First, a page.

Our conservation work for huntable species
Special measures for species
The species listed in Annex I of the Birds Directive are, according to the Directive, those in danger of extinction, rare, vulnerable to specific changes in their habitat or requiring particular attention for reasons of the specific nature of their habitat. Currently, there are 195 species or sub-species listed on Annex I, many of which are even threatened at global level. The Directive also pays special attention to migratory birds, e.g. when it comes to the designation of Special Protection Areas (SPAs).To coordinate and prioritise conservation action for the most threatened species, especially those for which the EU has a global responsibility, Species Action Plans are prepared. BirdLife International has an important role in leading and facilitating the development of these plans.
Action for huntable species in unfavourable conservation status
The main principle set in the Birds Directive for hunting of selected bird species is that any use of wild birds must comply with the principle of wise and ecologically balanced use. This goes in particular for those huntable species that are in unfavourable conservation status. As IUCN Red-List authority BirdLife regularly assesses the conservation status of all bird species.Irrespective of whether hunting is among the reasons for the decline of these species, hunters have a special responsibility and motivation to work with others to bring these populations back to favourable conditions. To this end the European Commission facilitates the preparation of “management plans” for these species, which define actions necessary to reverse negative trends in their populations, including habitat restoration measures or (if necessary) temporary bans on hunting.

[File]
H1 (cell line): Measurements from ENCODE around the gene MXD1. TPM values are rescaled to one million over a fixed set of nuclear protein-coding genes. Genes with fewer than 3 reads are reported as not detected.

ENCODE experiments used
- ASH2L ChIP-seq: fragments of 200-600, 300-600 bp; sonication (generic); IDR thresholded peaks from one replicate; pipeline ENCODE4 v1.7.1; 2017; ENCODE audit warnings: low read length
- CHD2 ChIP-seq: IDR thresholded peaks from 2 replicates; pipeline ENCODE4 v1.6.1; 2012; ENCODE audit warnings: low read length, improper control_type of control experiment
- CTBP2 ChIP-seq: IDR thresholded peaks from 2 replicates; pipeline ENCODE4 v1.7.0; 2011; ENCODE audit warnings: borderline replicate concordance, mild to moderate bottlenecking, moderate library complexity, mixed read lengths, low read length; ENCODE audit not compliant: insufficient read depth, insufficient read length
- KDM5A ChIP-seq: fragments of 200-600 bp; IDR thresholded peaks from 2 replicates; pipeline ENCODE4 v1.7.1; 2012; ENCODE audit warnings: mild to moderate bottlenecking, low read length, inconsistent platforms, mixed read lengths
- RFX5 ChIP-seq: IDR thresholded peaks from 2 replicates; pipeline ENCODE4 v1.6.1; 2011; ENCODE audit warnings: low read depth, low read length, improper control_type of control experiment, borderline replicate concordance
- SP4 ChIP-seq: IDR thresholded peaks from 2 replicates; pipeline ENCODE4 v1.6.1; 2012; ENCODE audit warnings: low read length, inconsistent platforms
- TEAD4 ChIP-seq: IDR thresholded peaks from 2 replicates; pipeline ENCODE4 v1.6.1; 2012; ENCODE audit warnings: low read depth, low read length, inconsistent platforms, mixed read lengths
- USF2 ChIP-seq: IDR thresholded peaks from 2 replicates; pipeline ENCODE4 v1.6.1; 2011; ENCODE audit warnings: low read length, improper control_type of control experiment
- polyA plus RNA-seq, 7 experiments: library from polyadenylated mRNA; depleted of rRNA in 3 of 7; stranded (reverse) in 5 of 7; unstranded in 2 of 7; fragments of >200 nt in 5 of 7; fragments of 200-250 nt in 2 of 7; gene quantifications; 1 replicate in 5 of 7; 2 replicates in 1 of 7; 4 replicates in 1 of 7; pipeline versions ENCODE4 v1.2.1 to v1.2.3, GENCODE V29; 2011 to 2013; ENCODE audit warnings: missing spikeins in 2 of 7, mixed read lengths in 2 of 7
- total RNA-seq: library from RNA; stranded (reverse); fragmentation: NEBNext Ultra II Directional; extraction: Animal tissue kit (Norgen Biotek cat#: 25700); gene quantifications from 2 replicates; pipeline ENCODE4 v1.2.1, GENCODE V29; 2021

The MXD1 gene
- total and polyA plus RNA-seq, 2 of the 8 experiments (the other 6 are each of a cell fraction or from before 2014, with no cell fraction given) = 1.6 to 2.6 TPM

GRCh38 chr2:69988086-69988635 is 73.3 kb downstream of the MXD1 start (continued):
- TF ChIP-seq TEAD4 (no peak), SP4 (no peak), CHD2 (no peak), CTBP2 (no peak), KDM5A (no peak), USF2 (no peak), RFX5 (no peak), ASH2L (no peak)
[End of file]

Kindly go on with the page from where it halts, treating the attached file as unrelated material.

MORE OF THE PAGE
Protecting species from harmful infrastructures
Throughout Europe, thousands of birds are killed daily on roads, by electric powerlines, by badly placed wind farms and other types of infrastructure. The overall impact of these losses can be huge, especially for the rarer species like Great Bustard (Otis tarda), raptors, vultures and geese. In many cases, the numbers of birds killed in such ways can be reduced or even eliminated by careful planning of the location of such infrastructure and by designing and implementing adequate mitigation measures. Recognising the importance of these issues, BirdLife adopted position papers on the impact of electric powerlines and on windfarms.
Stichting BirdLife Europe gratefully acknowledges financial support from the European Commission. All content and opinions expressed on these pages are solely those of Stichting BirdLife Europe.